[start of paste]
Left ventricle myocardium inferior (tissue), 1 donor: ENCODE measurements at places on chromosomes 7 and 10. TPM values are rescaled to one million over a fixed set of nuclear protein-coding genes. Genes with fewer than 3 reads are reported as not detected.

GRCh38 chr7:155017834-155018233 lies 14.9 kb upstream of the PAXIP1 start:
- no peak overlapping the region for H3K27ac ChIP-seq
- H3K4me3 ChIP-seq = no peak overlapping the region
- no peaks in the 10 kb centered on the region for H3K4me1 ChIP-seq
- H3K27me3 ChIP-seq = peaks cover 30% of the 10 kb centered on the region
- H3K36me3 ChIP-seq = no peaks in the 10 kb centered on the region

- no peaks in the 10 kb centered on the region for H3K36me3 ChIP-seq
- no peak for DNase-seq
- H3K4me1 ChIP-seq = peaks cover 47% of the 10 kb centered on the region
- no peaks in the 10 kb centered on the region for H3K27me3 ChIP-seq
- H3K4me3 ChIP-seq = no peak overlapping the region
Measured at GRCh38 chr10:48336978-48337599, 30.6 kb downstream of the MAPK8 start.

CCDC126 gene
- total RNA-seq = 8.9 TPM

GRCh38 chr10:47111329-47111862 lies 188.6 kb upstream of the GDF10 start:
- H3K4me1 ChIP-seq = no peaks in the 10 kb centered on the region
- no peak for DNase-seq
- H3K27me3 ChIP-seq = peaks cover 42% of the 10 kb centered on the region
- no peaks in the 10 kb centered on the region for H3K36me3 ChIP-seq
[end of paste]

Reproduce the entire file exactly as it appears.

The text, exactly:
Left ventricle myocardium inferior (tissue), 1 donor: ENCODE measurements at places on chromosomes 7 and 10. TPM values are rescaled to one million over a fixed set of nuclear protein-coding genes. Genes with fewer than 3 reads are reported as not detected.

GRCh38 chr7:155017834-155018233 lies 14.9 kb upstream of the PAXIP1 start:
- no peak overlapping the region for H3K27ac ChIP-seq
- H3K4me3 ChIP-seq = no peak overlapping the region
- no peaks in the 10 kb centered on the region for H3K4me1 ChIP-seq
- H3K27me3 ChIP-seq = peaks cover 30% of the 10 kb centered on the region
- H3K36me3 ChIP-seq = no peaks in the 10 kb centered on the region

- no peaks in the 10 kb centered on the region for H3K36me3 ChIP-seq
- no peak for DNase-seq
- H3K4me1 ChIP-seq = peaks cover 47% of the 10 kb centered on the region
- no peaks in the 10 kb centered on the region for H3K27me3 ChIP-seq
- H3K4me3 ChIP-seq = no peak overlapping the region
Measured at GRCh38 chr10:48336978-48337599, 30.6 kb downstream of the MAPK8 start.

CCDC126 gene
- total RNA-seq = 8.9 TPM

GRCh38 chr10:47111329-47111862 lies 188.6 kb upstream of the GDF10 start:
- H3K4me1 ChIP-seq = no peaks in the 10 kb centered on the region
- no peak for DNase-seq
- H3K27me3 ChIP-seq = peaks cover 42% of the 10 kb centered on the region
- no peaks in the 10 kb centered on the region for H3K36me3 ChIP-seq